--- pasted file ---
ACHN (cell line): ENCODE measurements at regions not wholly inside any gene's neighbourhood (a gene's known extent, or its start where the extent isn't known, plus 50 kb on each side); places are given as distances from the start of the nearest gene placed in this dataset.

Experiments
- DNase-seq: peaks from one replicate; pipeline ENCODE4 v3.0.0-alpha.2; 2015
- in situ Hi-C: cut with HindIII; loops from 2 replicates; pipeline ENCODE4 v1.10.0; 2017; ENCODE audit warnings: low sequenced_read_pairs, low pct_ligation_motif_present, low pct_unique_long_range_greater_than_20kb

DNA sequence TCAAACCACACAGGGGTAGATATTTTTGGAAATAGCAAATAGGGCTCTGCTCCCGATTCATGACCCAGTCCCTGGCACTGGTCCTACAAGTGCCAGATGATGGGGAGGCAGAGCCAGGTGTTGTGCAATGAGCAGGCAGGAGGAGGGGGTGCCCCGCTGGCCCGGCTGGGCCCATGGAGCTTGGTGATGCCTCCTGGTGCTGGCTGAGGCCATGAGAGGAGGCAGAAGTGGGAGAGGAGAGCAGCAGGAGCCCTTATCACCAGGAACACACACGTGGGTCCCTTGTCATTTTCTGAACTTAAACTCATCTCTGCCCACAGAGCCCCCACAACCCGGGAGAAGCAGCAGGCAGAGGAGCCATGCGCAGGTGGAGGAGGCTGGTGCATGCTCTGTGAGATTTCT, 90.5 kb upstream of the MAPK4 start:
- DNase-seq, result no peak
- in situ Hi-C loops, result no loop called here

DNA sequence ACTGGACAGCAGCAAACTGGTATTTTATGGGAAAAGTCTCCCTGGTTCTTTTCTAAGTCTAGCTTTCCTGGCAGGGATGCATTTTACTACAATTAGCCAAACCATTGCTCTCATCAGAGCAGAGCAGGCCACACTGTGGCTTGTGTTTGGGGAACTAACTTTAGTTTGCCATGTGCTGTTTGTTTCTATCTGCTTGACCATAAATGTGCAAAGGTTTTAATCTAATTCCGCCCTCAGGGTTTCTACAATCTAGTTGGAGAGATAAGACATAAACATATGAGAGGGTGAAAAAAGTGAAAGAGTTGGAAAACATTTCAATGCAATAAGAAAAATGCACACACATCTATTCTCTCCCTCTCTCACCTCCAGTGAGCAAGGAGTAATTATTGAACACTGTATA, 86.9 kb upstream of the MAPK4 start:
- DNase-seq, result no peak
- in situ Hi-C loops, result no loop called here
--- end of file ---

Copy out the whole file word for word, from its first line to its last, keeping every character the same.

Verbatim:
ACHN (cell line): ENCODE measurements at regions not wholly inside any gene's neighbourhood (a gene's known extent, or its start where the extent isn't known, plus 50 kb on each side); places are given as distances from the start of the nearest gene placed in this dataset.

Experiments
- DNase-seq: peaks from one replicate; pipeline ENCODE4 v3.0.0-alpha.2; 2015
- in situ Hi-C: cut with HindIII; loops from 2 replicates; pipeline ENCODE4 v1.10.0; 2017; ENCODE audit warnings: low sequenced_read_pairs, low pct_ligation_motif_present, low pct_unique_long_range_greater_than_20kb

DNA sequence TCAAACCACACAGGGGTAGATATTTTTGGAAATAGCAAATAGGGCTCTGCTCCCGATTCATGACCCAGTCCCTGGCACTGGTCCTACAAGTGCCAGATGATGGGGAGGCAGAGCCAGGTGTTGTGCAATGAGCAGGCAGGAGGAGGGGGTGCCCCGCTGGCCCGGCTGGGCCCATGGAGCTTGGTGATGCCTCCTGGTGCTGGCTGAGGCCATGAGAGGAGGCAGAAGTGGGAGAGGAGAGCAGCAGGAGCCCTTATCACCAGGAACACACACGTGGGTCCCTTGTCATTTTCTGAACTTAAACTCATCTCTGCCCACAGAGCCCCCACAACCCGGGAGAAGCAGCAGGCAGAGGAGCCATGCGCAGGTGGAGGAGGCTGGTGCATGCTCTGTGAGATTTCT, 90.5 kb upstream of the MAPK4 start:
- DNase-seq, result no peak
- in situ Hi-C loops, result no loop called here

DNA sequence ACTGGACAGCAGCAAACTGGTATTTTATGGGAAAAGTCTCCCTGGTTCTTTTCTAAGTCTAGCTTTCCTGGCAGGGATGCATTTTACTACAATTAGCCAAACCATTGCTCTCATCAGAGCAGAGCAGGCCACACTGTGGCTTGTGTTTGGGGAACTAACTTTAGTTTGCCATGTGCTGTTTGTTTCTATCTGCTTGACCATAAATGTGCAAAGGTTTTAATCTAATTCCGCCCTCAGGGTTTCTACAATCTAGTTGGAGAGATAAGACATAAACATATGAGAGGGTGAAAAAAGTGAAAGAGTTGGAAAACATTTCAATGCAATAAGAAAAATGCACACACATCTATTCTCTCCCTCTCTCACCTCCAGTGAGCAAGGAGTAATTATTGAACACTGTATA, 86.9 kb upstream of the MAPK4 start:
- DNase-seq, result no peak
- in situ Hi-C loops, result no loop called here